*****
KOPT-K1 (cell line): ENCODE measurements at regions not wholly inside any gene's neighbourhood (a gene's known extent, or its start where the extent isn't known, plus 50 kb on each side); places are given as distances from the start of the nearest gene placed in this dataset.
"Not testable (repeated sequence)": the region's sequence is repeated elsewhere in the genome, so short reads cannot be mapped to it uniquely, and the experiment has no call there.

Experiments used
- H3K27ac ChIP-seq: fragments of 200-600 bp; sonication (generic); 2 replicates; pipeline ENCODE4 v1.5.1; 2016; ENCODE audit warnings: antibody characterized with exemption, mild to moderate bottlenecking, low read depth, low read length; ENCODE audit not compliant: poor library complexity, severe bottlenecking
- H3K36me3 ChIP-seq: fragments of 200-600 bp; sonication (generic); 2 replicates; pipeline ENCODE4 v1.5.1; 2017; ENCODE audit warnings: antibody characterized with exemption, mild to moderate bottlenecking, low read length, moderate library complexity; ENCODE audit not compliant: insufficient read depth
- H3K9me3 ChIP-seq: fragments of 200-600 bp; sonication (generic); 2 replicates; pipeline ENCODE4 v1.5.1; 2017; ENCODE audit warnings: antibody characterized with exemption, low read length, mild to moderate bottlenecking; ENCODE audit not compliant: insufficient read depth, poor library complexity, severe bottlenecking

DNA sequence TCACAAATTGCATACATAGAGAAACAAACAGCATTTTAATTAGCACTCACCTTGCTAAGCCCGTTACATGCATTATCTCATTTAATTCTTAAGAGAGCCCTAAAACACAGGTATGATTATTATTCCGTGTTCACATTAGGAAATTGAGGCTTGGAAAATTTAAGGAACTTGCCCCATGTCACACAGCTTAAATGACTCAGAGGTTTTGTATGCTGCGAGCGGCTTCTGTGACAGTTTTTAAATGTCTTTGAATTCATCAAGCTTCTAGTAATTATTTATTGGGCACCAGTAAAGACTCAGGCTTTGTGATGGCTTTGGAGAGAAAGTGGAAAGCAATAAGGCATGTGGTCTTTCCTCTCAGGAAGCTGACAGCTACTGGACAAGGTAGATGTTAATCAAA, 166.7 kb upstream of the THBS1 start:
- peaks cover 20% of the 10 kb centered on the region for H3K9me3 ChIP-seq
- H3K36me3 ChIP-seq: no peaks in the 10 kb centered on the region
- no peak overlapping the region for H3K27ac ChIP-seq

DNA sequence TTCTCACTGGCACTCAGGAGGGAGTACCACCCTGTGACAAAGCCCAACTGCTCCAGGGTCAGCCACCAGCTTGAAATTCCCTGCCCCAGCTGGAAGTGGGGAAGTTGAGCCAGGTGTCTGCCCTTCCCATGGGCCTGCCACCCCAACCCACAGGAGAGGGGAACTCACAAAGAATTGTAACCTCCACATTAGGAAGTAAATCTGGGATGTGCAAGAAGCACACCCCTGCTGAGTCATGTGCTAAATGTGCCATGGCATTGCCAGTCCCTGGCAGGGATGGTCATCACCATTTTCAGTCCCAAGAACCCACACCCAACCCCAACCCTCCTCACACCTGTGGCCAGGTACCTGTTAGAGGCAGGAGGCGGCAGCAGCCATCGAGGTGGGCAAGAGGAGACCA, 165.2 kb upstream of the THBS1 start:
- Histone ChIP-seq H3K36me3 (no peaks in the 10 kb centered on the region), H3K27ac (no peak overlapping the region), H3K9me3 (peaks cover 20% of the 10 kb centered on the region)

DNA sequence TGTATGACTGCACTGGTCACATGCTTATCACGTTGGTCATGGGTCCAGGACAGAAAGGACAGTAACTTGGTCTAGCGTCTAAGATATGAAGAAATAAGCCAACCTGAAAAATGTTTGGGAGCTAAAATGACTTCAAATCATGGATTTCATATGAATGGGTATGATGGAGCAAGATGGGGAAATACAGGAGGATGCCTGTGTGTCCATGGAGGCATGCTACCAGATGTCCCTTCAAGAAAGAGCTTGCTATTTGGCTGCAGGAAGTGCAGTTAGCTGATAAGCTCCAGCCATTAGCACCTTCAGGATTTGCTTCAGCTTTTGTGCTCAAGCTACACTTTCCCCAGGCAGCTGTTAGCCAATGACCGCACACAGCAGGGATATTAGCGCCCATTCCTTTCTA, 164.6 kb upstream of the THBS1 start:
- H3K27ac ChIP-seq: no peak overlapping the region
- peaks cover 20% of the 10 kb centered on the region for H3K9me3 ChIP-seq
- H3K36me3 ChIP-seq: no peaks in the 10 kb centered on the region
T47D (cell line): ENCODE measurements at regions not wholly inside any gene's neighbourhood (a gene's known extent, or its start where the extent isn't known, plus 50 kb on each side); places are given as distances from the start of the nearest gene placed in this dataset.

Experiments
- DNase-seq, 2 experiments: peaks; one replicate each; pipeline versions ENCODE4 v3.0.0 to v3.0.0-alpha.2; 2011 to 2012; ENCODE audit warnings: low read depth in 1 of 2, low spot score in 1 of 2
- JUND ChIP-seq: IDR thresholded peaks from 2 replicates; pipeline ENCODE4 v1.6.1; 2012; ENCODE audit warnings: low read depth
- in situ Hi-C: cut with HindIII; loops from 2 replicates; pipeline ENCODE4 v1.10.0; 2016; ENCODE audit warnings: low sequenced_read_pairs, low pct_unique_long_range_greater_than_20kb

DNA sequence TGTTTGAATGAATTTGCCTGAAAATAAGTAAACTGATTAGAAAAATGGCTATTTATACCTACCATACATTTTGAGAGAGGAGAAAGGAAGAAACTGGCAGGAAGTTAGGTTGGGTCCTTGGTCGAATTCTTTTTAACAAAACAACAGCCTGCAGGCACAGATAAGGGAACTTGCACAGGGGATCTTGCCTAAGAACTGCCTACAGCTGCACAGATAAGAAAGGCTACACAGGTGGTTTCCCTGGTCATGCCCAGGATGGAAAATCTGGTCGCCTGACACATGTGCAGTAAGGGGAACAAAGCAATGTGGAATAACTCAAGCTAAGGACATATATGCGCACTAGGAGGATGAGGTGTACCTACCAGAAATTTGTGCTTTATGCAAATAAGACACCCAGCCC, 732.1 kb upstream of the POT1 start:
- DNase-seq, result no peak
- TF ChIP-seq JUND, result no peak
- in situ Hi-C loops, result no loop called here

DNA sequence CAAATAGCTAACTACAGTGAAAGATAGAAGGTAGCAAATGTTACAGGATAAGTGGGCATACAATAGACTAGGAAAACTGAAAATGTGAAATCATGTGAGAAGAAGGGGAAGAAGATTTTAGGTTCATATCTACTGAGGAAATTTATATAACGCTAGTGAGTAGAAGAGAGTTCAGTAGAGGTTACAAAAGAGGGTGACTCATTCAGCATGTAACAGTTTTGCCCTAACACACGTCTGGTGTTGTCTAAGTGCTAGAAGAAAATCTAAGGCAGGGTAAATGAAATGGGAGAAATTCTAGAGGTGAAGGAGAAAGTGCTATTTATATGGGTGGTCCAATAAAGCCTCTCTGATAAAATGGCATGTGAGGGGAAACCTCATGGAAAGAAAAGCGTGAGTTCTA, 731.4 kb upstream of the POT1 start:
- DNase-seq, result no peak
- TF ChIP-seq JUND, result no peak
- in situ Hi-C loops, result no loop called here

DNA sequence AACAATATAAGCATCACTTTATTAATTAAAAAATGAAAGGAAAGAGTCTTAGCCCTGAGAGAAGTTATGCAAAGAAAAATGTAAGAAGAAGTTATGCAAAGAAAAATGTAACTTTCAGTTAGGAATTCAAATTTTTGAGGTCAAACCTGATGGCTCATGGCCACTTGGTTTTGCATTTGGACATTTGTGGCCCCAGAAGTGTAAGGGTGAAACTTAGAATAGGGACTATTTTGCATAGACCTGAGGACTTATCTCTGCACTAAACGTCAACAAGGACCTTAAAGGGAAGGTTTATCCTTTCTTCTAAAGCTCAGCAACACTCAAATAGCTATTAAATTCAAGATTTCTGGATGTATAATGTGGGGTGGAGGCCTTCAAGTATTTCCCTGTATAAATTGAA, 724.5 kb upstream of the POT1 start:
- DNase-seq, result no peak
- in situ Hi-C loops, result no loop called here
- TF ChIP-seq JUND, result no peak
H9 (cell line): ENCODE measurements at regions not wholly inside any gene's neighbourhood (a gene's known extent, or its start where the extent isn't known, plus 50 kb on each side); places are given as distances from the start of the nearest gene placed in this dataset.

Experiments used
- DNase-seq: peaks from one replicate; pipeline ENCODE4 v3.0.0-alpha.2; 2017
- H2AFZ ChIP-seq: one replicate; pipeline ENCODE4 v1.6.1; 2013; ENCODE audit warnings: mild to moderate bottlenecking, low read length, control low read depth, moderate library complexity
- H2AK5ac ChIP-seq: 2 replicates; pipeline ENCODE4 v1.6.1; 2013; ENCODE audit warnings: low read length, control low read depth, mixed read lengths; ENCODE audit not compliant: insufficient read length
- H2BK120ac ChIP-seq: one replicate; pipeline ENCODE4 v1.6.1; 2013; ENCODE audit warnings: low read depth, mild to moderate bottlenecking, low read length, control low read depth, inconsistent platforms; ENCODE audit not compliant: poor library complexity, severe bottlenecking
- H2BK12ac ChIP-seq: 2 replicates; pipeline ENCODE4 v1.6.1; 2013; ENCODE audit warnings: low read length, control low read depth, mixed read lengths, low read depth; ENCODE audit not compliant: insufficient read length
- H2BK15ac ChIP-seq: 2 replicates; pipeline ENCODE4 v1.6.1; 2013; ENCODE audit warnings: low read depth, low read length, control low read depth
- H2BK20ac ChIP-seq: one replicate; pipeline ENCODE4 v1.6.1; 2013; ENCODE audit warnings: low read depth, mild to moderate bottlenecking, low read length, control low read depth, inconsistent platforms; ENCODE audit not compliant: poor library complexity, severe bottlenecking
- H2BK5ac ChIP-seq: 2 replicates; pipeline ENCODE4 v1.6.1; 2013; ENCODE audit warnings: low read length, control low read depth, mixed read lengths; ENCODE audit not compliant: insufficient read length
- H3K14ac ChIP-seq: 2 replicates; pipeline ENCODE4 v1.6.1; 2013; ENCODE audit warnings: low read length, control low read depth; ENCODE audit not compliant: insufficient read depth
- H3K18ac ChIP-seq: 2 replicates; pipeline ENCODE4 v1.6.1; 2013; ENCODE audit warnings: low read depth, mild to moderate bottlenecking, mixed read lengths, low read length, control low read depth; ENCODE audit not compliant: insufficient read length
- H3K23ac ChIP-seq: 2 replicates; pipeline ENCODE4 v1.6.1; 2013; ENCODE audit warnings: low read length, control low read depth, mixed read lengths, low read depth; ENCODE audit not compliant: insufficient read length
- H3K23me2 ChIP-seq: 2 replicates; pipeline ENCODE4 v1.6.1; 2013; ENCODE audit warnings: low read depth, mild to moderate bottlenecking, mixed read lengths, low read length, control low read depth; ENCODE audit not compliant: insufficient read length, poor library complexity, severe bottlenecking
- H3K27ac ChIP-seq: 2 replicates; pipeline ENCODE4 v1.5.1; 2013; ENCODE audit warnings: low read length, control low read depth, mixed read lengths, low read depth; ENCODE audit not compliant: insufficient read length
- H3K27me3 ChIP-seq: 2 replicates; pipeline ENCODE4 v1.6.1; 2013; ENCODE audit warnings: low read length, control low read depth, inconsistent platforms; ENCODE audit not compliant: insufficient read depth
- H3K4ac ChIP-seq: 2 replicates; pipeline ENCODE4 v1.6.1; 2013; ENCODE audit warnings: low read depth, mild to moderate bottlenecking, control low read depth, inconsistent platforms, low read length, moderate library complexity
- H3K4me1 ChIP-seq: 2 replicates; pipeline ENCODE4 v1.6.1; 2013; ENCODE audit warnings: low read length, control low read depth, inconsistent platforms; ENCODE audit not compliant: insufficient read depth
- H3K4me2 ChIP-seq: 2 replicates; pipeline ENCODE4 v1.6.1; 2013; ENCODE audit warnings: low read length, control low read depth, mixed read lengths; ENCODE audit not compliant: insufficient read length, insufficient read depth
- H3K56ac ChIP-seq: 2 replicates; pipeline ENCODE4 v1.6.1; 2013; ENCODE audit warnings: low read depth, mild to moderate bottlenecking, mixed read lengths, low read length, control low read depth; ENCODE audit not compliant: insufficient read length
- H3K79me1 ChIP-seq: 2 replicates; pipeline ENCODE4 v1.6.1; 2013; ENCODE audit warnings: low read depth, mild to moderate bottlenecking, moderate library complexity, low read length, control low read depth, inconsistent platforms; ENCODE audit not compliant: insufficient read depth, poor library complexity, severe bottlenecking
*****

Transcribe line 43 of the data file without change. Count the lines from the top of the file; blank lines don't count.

- H2BK5ac ChIP-seq: 2 replicates; pipeline ENCODE4 v1.6.1; 2013; ENCODE audit warnings: low read length, control low read depth, mixed read lengths; ENCODE audit not compliant: insufficient read length